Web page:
London Calling: Jessica’s Picks

July 10, 2014

If you’re only just waking up from a July 4th meat hangover – I am – it’s not too late to consult the closest travel agent (“the internet”) and book yourself on the next flight to London. Not only will it allow you a short respite from what seems to be a 3-month BBQ-thon, you’ll also get a much-needed dose of cultivation while you’re at it.

As soon as you touch down, uber to Westbourne Grove. Ledbury Road to be exact. You didn’t pack anything because you were in such a rush – and, of course, the weather is just so unpredictable – but thankfully our little disco ball of a DVF shop is right there so you can stock up on whatever you need. Have them hold all ten of your shopping bags (you had to get one of each!) as you take an early lunch next door at Ottolenghi, the legendary restaurant and marketplace, where freshly prepared delicacies pour off every conceivable surface. Leave room for dessert, Ottolenghi is known for doing remarkable things with rhubarb and meringue.

Ottolenghi: 63 Ledbury Road, W11 2AD
Diane von Furstenberg: 83 Ledbury Road, W11 2AG

Before you head off to one of the firemen’s rooms at the Chiltern Firehouse, take a quick detour to Zarvis, a hidden apothecary under the Westway on Portobello Road. Pick up a few bath soaks (the enticingly named “Flabby Flesh Soak” will do wonders on your airplane-ravaged skin) and coax Vivian, the wonderfully cantankerous owner, to tell you some good stories since the store opened in 1976.

Zarvis: 281 Portobello Road, W10 5TZ

Once you drop your new loot at the hotel, stroll down Marylebone High Street, cross Oxford Street and head into Mayfair, making a beeline for Daniel Katz and Robin Katz Fine Art. This father and son duo has taken over a townhouse off Berkeley Square to showcase Katz pere’s extraordinary classical sculpture collection and Katz fils’s equally keen collection of modern British masters. Keep your eyes peeled for some of the best Lynn Chadwicks and Bridget Rileys around.

Chiltern Firehouse: 1 Chiltern Street, W1U 7PA
Daniel Katz/Robin Katz Fine Art: 6 Hill Street, W1J 5NF

Saunter down the road to David Zwirner for comparison, where you’ll find a whole retrospective of Riley’s work on display.

David Zwirner: 24 Grafton Street, W1S 4EZ

Amazingly, your best friend’s cousin’s friend’s mother babysat Carey Mulligan and somehow managed to get you tickets to David Hare’s Skylight (sold out for obvious reasons), in which she and Bill Nighy star as former lovers. With her baby face and her adult conviction, Carey has never been stronger in a performance: wildly intelligent, willing and fierce in her vulnerability. She never leaves the stage and meets Bill Nighy —graceful, effortless, volatile— who played the same part 20 years ago, blow for blow.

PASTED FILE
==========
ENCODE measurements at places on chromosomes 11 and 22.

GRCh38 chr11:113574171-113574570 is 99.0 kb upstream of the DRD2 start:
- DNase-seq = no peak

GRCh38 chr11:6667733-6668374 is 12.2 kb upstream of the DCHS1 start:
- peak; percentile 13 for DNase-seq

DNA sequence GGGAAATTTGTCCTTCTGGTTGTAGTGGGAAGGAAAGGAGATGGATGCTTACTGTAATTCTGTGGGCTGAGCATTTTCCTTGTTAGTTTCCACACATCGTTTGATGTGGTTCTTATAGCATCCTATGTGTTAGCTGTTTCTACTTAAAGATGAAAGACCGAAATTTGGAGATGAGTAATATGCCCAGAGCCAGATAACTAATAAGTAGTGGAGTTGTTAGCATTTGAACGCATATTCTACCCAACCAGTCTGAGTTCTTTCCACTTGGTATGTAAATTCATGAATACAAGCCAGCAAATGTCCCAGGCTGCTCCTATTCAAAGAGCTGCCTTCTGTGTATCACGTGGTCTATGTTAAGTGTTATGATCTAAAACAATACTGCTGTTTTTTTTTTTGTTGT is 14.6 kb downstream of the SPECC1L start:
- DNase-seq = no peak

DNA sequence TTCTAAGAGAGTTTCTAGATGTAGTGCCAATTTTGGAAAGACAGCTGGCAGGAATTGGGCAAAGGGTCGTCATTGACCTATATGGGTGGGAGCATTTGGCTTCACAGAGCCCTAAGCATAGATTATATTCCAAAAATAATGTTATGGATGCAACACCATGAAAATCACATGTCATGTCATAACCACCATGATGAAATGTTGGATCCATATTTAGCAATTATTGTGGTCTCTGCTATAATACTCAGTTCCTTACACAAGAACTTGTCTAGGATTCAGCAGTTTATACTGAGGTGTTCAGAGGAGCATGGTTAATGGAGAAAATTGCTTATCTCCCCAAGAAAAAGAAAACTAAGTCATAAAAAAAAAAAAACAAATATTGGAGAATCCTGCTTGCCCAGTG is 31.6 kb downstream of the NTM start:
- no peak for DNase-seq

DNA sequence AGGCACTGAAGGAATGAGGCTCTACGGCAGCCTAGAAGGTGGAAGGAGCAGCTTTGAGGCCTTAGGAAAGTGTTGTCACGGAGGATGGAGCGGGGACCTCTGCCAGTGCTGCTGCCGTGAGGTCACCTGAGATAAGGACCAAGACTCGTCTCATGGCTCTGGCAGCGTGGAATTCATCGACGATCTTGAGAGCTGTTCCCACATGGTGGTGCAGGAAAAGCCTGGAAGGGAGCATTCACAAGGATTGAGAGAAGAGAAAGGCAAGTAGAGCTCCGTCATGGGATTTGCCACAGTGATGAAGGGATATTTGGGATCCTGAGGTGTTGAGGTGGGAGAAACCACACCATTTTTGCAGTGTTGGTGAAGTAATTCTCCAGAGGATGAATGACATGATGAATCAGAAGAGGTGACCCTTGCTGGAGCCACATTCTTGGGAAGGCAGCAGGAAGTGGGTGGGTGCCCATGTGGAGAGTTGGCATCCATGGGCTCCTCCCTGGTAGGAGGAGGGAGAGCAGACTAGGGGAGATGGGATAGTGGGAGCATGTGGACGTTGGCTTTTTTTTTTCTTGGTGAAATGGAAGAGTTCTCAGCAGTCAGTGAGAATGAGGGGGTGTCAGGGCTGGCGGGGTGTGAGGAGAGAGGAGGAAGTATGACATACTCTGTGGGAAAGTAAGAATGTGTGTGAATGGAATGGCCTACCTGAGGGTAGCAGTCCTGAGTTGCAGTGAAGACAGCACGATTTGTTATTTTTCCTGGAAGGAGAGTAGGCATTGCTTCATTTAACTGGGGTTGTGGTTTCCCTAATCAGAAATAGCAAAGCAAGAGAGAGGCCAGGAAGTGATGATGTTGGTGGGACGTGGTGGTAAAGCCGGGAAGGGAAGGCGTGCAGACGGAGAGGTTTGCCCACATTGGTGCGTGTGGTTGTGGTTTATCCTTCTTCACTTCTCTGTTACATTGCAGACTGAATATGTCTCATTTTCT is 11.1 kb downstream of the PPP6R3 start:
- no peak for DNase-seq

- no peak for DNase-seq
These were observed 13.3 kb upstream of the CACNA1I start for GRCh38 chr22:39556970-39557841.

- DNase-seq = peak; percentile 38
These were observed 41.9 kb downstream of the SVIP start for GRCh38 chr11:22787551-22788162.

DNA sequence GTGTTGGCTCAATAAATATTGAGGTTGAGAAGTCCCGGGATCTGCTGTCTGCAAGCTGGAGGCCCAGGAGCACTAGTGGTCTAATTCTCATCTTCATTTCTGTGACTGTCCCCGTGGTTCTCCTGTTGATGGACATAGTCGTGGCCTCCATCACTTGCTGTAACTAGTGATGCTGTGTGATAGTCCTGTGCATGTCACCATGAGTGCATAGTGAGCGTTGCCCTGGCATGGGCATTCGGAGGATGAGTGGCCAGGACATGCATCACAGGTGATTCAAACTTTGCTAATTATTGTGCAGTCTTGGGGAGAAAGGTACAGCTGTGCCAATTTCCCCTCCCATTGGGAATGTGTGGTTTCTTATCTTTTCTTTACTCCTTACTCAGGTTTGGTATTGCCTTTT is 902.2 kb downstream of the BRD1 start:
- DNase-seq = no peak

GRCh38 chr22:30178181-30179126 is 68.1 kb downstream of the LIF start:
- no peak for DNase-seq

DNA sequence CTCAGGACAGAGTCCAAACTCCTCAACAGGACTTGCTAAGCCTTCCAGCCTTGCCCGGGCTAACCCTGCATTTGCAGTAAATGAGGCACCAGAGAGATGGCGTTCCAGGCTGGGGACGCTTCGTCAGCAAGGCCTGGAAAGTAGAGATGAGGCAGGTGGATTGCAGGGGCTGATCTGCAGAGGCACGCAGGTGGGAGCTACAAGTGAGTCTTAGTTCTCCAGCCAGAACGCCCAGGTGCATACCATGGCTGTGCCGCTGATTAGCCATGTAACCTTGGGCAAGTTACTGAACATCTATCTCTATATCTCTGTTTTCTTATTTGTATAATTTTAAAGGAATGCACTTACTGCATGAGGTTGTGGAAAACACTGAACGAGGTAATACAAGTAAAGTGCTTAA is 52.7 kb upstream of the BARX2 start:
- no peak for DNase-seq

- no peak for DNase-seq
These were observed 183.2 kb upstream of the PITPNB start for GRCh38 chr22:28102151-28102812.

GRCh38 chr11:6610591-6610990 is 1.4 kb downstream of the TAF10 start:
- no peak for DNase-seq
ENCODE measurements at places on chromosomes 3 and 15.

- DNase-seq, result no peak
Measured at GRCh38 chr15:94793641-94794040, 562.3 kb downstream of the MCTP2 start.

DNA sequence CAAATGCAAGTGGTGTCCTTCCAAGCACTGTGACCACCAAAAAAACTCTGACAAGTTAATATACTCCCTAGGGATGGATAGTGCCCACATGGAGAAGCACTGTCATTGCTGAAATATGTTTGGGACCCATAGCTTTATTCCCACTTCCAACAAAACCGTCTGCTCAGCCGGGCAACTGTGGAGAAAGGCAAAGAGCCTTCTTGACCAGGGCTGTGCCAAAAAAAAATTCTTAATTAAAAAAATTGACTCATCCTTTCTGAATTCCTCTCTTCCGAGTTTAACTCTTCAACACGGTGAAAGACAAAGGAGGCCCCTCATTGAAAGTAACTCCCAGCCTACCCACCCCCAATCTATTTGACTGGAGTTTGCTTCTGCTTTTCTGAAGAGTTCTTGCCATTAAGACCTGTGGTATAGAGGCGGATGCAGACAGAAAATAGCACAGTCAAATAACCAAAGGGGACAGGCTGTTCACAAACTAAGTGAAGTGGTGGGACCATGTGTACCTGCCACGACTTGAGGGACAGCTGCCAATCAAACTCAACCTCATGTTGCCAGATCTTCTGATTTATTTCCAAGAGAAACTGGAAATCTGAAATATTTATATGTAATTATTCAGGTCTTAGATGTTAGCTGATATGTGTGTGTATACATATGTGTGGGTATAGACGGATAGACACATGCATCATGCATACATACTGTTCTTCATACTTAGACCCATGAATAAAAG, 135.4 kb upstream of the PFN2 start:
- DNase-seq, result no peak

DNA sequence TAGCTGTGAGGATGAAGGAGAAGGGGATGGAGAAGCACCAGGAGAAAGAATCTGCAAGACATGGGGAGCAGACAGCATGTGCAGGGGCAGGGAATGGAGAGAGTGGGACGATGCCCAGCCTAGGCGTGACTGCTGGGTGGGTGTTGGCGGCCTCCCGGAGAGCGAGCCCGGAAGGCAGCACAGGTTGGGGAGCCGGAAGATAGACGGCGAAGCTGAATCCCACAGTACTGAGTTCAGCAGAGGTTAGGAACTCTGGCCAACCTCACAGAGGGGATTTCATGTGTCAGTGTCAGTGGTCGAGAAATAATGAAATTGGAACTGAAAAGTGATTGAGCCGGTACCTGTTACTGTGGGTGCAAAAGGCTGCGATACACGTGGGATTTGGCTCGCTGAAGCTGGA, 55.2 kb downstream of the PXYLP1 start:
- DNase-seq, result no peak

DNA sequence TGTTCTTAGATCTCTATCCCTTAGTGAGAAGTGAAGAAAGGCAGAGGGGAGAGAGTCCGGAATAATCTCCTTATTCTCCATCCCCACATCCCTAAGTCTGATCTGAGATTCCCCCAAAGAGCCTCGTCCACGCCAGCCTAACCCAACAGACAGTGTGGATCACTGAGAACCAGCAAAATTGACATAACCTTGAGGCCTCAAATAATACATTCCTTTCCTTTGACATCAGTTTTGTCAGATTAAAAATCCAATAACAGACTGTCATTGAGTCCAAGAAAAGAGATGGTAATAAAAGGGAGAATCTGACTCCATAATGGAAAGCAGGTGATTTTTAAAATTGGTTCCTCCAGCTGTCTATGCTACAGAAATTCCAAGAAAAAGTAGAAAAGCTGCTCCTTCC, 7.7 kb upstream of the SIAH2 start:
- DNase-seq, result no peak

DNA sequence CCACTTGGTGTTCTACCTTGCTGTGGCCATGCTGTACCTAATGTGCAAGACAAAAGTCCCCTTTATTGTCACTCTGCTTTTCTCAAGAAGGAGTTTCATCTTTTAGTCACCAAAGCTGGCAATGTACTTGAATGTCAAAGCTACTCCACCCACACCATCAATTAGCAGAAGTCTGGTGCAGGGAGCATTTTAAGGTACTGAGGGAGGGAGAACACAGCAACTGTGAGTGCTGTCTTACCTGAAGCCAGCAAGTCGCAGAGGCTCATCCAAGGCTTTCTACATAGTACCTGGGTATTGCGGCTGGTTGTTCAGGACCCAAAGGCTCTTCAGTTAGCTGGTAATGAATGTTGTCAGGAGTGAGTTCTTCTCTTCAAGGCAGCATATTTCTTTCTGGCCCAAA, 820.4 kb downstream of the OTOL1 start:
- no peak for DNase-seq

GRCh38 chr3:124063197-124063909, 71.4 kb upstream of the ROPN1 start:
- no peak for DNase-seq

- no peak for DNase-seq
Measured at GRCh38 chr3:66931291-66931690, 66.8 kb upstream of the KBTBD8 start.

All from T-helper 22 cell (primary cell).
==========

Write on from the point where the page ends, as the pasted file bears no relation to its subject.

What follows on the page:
Skylight: Wyndham’s Theatre, Charing Cross Road, WC2H ODA

By now you must be hungry again— I am—but before you hurry back to the Chiltern, rummage through a few of the rare book stores on either side of the theatre. You’ll find all sorts of unimagined treats. Make sure not to snack, because you’ll want to try everything on the menu, and you will! Don’t ignore the bar menu and the deadly fried chicken. And by deadly I mean, you are permitted to die after you eat it, because the rest of food has hereby been ruined for you. You will find yourself inexorably drawn to the lounge after dinner but only to make sense of the totally confounding English celebrities who seem to have set up camp there. I forgive you.

Hey! You still have another day or two left. Wake up early from jetlag and make your way to the Thames, cross the MIllenium Bridge on foot and make a beeline for the exhibit of Matisse cut-outs. In the final act of his life, when Matisse was too ill to paint, he began to cut painted paper to make drafts for future pieces, thereby inventing a new medium. Look closely at the exuberant shapes and colors and you’ll see why Diane herself cites Matisse as a major inspiration.

Tate Modern: Bankside, London SE1 9TG

Museum legs will only get you so far, so head back up Marylebone for a casual bite at Fischer’s, the new Austrian restaurant by the same gang who gave us the Woolsey on Piccadilly —a London classic— and revel in the warm wood, brass and mosaic floors that recall 1930’s Vienna, and of course the exquisite smoked fish, Wurst and Kaiserschmarn – ripped up pancake bits with plum compote.

Fischer’s: 50 Marylebone High Street, London W1U 5HN

If it’s a warm day, head up to Hampstead Heath and take a dip in the Lady’s Pond, a common ritual among Londoners to combat summer temperatures. If pond water isn’t quite your cup of tea, find a secluded spot on the heath and doze off for an hour before you head back down to the Strand to catch Wolf Hall, the first in Hilary Mantel’s Thomas Cromwell trilogy to be adapted for the stage. Through the eyes of Cromwell the familiar tale of Henry VIII’s divorce from his first wife Catherine of Aragon, his marriage to Anne Boleyn and the subsequent founding of the Church of England, will have you glued to your seat for 3 hours. The young British actress, Lydia Leonard, who plays Anne Boleyn is a revelation.

Wolf Hall: The Aldwych, Aldwych, WC2B 4DF

Stumble out and hit Loulou’s for a nightcap. Although the Chiltern’s really the place to be these days, this member’s club is still a good diversion. And if you happen to be in London on a Thursday and you want to venture into Soho, the legendary ska, rockabilly, bebop and punk night called Gaz’s has been open for 30 years in the basement of the St. Moritz Hotel and has played host to every cool kid in town since its inception. Yours truly did time as a coat-check girl and danced in this cavernous room in her first wrap dress.

Loulou’s, 5 Hertford Street, W1J 5RB
Gaz’s Rockin Blues, St Moritz Hotel, 159 Wardour Street W1

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